Note. Another benefit to binding to the group account? When you sit down to write the script, there’s a good chance that you’ll already know the CN of the group (Finance Department). There’s probably far less chance that you’ve memorized the DNs for all your Active Directory groups. (And, if you have memorized the DNs for all your Active Directory groups, well, does the phrase “get a life” mean anything to you?)

So what if the first group in the collection doesn’t have a CN equal to Finance Department? That’s fine; in that case we simply return to the top of the loop and try again with the next group. If it turns out that none of the groups has a CN equal to Finance Department, well, that’s also fine: that just means that user isn’t a member of the Finance Department group. In that case the script simply terminates, and no drives get mapped.

Ah, but suppose one of the groups does have a CN equal to Finance Department. In that case we execute the following two lines of code:

strTitle = objUser.Title
If strTitle = "Manager" Then

In line 1, we’re simply grabbing the value of the user’s Title attribute and then storing it in a variable named strTitle; in line 2, we’re then checking to see if that title happens to be equal to Manager.

And what if the user is a manager? Well, in that case he or she will get drive X mapped to \\atl-fs-001\pubic\managers:

Set objNetwork = CreateObject("Wscript.Network")
objNetwork.MapNetworkDrive "X:", "\\atl-fs-001\public\managers"

And if the user is a member of the Finance Department group but isn’t a manager? Then he or she gets a drive mapped to \\atl-fs-001\public\users instead:

Set objNetwork = CreateObject("Wscript.Network")
objNetwork.MapNetworkDrive "X:", "\\atl-fs-001\public\users"

Either way, drive X gets mapped. And then we call the Exit For statement to exit the loop and bring the script to an end.

It probably goes without saying that this particular script only checks for membership in a single group (Finance Department) and then checks to see if the user is (or isn’t) a manager. However, you could easily modify the script to check for membership in other groups, or to check for other job titles. Just copy, paste, and tweak various portions of the script as needed. For example, this modified code checks to see if the user is a member of the Finance Department group or a member of the Human Resources Department group:

If objGroup.CN = "Finance Department" Then
    strTitle = objUser.Title
    If strTitle = "Manager" Then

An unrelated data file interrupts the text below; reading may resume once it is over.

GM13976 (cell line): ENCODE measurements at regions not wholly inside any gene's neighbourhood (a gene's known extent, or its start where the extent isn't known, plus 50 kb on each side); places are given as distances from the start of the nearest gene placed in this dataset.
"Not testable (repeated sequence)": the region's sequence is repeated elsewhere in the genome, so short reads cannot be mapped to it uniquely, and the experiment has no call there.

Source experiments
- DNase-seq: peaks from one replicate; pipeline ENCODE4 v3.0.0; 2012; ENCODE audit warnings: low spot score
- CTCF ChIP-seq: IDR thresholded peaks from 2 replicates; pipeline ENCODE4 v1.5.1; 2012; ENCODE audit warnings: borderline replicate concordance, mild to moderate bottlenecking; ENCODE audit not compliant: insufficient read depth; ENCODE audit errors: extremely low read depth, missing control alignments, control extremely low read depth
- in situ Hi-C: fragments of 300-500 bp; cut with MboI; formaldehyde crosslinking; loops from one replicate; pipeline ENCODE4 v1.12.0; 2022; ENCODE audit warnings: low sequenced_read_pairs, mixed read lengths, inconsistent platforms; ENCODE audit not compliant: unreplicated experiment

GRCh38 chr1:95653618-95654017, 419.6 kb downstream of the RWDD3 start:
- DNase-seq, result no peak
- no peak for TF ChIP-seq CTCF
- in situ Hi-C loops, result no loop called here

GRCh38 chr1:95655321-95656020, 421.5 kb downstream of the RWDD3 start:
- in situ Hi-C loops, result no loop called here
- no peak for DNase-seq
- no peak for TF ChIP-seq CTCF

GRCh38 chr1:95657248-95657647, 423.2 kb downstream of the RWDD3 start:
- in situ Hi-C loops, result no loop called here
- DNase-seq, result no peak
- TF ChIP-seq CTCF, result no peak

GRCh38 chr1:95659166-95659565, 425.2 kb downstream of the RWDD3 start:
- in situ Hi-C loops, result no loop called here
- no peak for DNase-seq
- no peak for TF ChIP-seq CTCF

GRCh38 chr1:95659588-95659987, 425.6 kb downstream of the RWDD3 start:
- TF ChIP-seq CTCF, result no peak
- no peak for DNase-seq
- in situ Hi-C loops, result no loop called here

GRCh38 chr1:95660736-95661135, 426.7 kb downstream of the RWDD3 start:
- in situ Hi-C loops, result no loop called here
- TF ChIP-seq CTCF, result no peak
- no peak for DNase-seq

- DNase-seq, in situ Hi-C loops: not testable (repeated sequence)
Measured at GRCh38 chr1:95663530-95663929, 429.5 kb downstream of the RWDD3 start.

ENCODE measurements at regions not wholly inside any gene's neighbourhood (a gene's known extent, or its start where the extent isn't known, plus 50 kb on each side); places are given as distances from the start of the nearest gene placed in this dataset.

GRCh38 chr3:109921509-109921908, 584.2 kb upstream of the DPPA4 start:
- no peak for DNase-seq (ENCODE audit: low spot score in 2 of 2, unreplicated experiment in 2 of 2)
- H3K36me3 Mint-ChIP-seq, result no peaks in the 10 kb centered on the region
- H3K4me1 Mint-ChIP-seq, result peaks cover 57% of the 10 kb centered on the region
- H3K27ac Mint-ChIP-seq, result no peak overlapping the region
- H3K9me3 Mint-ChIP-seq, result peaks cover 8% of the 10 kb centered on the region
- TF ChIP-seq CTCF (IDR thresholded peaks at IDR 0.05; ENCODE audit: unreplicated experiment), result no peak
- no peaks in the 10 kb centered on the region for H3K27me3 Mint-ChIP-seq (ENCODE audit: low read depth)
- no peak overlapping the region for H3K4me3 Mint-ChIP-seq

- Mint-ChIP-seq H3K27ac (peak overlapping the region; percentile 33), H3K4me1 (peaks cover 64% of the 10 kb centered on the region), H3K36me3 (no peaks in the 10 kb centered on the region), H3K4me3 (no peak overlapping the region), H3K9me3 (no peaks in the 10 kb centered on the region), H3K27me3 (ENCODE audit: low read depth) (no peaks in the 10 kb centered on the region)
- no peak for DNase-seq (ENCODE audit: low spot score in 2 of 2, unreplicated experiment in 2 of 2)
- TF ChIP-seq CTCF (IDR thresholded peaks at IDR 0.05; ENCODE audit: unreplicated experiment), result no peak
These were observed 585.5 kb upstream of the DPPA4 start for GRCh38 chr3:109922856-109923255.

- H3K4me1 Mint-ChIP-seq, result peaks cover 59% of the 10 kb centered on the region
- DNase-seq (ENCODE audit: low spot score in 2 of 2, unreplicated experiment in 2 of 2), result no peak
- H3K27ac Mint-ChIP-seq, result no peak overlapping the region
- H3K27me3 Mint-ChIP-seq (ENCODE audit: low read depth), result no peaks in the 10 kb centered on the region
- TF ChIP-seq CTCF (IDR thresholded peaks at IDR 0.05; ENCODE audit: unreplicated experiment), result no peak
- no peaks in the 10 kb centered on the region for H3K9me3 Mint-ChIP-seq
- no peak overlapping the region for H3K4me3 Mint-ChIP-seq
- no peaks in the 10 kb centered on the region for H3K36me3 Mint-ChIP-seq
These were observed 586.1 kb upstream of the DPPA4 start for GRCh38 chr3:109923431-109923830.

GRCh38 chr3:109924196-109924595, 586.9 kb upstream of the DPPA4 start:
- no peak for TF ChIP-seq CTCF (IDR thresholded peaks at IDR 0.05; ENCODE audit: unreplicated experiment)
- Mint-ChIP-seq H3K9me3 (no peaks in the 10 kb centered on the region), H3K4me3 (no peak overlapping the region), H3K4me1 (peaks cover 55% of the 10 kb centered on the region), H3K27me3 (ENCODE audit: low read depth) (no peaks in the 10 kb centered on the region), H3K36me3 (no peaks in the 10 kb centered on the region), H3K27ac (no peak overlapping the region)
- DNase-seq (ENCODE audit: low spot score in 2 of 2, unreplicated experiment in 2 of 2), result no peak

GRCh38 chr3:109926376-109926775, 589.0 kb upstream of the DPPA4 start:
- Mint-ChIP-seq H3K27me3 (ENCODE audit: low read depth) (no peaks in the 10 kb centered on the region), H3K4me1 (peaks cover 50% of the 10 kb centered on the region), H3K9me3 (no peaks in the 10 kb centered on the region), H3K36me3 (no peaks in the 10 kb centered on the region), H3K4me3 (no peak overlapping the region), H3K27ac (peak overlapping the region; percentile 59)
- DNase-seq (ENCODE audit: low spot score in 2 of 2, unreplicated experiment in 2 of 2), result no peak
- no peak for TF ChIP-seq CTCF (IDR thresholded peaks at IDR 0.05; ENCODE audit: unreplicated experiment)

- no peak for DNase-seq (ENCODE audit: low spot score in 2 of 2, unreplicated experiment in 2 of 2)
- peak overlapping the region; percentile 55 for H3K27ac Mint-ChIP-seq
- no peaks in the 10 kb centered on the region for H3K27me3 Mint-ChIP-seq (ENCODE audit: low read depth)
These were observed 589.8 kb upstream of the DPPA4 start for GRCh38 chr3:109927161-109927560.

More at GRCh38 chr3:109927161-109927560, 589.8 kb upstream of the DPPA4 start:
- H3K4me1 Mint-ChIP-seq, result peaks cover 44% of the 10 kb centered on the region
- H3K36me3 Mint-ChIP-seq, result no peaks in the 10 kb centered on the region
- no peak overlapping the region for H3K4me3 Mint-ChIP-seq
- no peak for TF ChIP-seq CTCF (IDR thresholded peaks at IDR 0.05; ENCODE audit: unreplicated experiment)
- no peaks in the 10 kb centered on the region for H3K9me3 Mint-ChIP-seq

Set objNetwork = CreateObject("Wscript.Network")
        objNetwork.MapNetworkDrive "X:", "\\atl-fs-001\public\managers"
    Else
        Set objNetwork = CreateObject("Wscript.Network")
        objNetwork.MapNetworkDrive "X:", "\\atl-fs-001\public\users"
    End If
    Exit For

ElseIf objGroup.CN = "Human Resources Department" Then

    strTitle = objUser.Title
    If strTitle = "Manager" Then
        Set objNetwork = CreateObject("Wscript.Network")
        objNetwork.MapNetworkDrive "X:", "\\atl-fs-001\public\hrmanagers"
    Else
        Set objNetwork = CreateObject("Wscript.Network")
        objNetwork.MapNetworkDrive "X:", "\\atl-fs-001\public\hrusers"
    End If
    Exit For

End If

You know, that’s a good question: what happens if a user is a member of both groups? Well, in that case, the user will get a drive mapping based on whichever group gets encountered first. (That is, whichever group shows up first in the For Each loop.) If that’s a problem (that is, if you’re a member of group A and a member of group B and you want group A to always take precedence), you could modify the script to keep track of all the targeted groups that the user belongs to, then write some code to pick the “best” group out of that collection. But that’s something we’ll have to tackle on another day.

Tomorrow? We’ll see.

Before we go, however, we’d like to point out that, according to published reports, Beyoncé makes approximately $18-20 million every year. Which is good news: that means that the system works. For one thing, the Scripting Guys have the moral high ground: we truly do write our own scripts, and we don’t make silly TV commercials. For another, we also make way more money each year than Beyoncé does.

Well, before taxes, anyway.